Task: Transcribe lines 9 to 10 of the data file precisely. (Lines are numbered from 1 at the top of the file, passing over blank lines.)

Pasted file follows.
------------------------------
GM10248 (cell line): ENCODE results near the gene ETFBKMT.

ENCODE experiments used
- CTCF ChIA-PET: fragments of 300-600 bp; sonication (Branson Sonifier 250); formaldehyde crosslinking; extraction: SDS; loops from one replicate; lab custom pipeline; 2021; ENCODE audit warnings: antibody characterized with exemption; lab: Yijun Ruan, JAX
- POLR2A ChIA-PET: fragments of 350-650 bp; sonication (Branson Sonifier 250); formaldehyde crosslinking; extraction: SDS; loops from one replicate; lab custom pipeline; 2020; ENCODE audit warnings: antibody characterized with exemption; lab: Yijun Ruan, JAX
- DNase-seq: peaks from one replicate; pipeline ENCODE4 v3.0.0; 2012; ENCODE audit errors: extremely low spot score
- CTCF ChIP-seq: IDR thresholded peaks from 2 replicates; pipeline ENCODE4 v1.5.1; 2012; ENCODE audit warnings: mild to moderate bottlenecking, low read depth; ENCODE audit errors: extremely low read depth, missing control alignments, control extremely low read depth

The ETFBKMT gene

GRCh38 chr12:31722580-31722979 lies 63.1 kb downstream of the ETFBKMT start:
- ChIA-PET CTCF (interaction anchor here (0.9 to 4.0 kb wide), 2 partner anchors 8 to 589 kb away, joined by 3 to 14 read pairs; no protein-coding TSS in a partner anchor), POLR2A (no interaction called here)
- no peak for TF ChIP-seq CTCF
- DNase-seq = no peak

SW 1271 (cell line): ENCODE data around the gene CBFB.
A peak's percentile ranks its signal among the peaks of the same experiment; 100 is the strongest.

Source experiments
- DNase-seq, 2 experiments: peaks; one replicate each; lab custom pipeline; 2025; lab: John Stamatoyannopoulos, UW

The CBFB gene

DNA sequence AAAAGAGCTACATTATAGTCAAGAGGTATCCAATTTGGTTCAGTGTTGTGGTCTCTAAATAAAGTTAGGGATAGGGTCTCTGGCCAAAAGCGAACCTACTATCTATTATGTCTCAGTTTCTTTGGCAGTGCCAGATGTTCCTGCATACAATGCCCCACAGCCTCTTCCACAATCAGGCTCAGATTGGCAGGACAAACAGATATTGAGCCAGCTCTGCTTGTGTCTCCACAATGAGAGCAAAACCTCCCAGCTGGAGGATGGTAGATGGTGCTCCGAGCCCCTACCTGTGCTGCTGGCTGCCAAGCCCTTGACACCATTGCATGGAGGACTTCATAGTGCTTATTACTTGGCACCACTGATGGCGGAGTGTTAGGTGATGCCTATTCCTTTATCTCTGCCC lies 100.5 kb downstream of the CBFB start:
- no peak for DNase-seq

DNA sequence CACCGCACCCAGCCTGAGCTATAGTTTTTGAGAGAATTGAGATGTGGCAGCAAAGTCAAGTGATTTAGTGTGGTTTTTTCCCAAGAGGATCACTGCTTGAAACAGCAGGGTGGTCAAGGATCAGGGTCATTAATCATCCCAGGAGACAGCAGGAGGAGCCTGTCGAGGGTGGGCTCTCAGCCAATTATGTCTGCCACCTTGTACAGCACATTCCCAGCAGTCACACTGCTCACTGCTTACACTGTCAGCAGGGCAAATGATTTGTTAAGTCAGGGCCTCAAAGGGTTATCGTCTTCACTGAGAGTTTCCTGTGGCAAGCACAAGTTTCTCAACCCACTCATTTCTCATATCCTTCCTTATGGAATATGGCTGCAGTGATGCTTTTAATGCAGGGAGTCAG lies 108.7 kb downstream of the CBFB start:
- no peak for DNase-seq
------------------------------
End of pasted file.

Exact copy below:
- ChIA-PET CTCF (interaction anchor here (0.9 to 4.0 kb wide), 2 partner anchors 8 to 589 kb away, joined by 3 to 14 read pairs; no protein-coding TSS in a partner anchor), POLR2A (no interaction called here)
- no peak for TF ChIP-seq CTCF